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In the middle of making banana bread yesterday, I realized I was completely out of self-rising flour AND sugar. I had to go to the store.

It had been a glorious morning of coffee and studying on the back porch. I was not in any way ready for public viewing!

I had two choices. I could stop banana bread making, get a shower and shampoo my hair to be ready to go to the store for self-rising flour and sugar OR … I could go just exactly as I was. I was leaning toward choice A. But, if I washed my hair and dried it right before making the banana bread, there was a chance a hair — albeit a CLEAN hair — might get in the food.

Now, I was leaning toward choice B. Stinking choice B. It was the quickest. I already had two loaves in the oven. The other ingredients were ready. It would only take a few minutes to fetch the flour and sugar and get the last two loaves baking. “I’m going just as I am,” I told the ripe bananas. I probably wouldn’t see anybody I knew, I lied to myself. Realistically, they probably wouldn’t even recognize me!

I grumbled the whole way to Food City.

Grabbing keys and purse, I set a pace that would have been good for a 5K. I saw Mike the Pepsi Man at the front door. Dadgumit. He is a friend and comes to church. He waved, I waved. He probably thought I had the flu and was getting meds.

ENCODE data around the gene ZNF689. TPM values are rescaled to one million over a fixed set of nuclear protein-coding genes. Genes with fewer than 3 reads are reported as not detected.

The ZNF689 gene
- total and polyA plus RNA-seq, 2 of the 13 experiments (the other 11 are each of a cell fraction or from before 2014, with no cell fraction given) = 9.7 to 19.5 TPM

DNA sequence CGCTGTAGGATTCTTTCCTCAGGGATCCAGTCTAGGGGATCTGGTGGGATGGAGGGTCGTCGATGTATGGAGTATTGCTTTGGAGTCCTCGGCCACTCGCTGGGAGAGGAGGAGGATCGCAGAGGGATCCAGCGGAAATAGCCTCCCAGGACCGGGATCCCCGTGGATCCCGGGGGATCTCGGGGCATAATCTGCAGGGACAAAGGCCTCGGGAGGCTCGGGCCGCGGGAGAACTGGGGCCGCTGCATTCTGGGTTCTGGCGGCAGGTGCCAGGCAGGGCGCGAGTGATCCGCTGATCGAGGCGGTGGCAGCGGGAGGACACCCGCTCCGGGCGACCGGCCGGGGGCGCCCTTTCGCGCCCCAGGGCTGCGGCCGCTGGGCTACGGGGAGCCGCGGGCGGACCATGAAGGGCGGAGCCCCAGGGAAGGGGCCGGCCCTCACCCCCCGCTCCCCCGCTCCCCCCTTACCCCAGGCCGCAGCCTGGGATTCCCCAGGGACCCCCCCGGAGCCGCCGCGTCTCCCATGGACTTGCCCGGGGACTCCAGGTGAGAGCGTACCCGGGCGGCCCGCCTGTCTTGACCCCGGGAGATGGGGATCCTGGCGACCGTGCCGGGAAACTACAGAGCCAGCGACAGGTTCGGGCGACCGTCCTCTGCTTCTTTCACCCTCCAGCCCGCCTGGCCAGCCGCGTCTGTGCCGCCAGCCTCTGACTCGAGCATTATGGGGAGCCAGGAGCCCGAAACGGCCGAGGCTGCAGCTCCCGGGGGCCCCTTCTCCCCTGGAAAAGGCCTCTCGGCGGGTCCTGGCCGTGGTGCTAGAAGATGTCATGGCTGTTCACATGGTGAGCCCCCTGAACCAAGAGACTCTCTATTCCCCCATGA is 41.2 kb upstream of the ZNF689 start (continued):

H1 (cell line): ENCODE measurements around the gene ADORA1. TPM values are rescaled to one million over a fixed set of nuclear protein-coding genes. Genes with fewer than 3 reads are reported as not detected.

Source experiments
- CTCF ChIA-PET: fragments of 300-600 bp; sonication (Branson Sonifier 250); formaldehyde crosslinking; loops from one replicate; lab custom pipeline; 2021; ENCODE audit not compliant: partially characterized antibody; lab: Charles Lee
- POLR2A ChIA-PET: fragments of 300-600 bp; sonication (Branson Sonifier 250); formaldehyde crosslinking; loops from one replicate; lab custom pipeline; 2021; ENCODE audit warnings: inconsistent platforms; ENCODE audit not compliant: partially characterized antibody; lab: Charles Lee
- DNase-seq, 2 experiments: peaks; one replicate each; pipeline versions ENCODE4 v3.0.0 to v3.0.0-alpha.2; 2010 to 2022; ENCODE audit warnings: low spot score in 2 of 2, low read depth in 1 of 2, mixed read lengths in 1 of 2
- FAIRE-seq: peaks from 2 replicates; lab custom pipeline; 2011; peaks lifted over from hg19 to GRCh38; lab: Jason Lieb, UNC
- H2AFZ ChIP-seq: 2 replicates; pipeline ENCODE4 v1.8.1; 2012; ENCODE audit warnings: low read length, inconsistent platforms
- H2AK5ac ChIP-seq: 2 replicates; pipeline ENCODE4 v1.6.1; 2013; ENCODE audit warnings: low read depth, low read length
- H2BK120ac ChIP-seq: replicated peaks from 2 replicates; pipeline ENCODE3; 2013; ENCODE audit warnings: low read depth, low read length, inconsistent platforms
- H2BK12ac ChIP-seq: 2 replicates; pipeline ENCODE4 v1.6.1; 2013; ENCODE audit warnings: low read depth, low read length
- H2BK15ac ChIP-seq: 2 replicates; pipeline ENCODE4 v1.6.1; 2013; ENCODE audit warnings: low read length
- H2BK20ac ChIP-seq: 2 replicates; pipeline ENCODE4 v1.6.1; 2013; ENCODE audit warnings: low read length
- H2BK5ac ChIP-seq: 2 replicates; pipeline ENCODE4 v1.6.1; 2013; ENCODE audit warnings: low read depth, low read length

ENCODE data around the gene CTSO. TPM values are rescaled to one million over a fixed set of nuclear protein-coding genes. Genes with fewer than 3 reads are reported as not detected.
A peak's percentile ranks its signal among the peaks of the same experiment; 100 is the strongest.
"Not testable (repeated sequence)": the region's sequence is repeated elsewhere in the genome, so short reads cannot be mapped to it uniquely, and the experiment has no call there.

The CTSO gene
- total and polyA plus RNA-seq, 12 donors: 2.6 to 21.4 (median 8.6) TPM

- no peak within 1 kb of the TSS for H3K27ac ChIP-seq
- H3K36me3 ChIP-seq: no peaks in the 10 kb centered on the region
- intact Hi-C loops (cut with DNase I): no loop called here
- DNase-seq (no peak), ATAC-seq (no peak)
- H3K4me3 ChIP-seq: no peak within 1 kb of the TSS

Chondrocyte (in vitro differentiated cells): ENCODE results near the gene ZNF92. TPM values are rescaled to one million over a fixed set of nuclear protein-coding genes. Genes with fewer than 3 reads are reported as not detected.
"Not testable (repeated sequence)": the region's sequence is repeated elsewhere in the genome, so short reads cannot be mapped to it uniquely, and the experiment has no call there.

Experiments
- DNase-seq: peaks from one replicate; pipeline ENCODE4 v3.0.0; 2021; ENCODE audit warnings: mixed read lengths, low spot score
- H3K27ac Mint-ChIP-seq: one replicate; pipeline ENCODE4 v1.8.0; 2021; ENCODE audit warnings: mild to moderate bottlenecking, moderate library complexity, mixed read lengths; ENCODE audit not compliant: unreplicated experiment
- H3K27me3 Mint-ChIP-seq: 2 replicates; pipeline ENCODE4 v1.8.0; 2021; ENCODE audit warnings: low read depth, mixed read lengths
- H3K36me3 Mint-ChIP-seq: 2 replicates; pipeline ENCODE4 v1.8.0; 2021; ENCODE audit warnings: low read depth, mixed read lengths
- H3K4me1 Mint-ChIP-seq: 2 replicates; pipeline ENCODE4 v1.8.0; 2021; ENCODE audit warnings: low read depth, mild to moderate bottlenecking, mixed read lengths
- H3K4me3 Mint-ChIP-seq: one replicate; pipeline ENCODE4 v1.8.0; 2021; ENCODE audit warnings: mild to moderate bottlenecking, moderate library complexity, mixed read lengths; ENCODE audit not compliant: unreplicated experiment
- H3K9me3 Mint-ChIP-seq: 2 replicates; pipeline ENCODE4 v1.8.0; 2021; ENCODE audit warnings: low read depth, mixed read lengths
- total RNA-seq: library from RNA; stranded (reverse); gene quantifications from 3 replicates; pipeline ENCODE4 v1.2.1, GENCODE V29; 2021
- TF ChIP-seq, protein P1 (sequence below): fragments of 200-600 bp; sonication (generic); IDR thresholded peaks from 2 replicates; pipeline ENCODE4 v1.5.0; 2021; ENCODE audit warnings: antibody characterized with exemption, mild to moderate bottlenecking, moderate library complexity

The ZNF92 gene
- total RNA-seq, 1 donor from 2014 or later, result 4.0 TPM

As I made my purchases and headed home, I couldn’t help thinking of the phrase “just as I am.” That was a blast from the past.

Back in the 1970s, “Just As I Am” was the invitation for every church service I ever attended. I knew the words back then, but not their import.

I did some research. This well-known hymn was written in 1834 by Charlotte Elliot.

According to many sources (aka internet sites), Miss Elliott became an invalid after a serious illness when she was in her early 30s. Years later, in a time of feeling despair and defeat, Charlotte penned the words to a hymn that would linger forever.

“Just as I am, without one plea, but that Thy blood was shed for me. And that Thou biddest me come to Thee, O Lamb, of God I come. I come.” The modern day translation would be: “Just like I am, without a prayer, but You (Jesus) shed Your blood for me. And then You call me to come to You! Oh, Lamb of God I’m coming. I’m coming to You!”

God is God, and we are not. He knows us inside and out … and STILL loves us, LONGS for us to have a relationship with Him! We make things complicated thinking we have to get straightened up before we go to Him. If we COULD straighten up, we wouldn’t NEED Him!

Now I am SO GLAD I ran out of self-rising flour and sugar and had to go to the store looking frightful, even though I don’t ever plan on doing it again! It led me to find out about Charlotte Elliot from the 1800s and gave me a fresh view of an old hymn.

Dawn Reed writes a weekly column for HD Media. She can be contacted at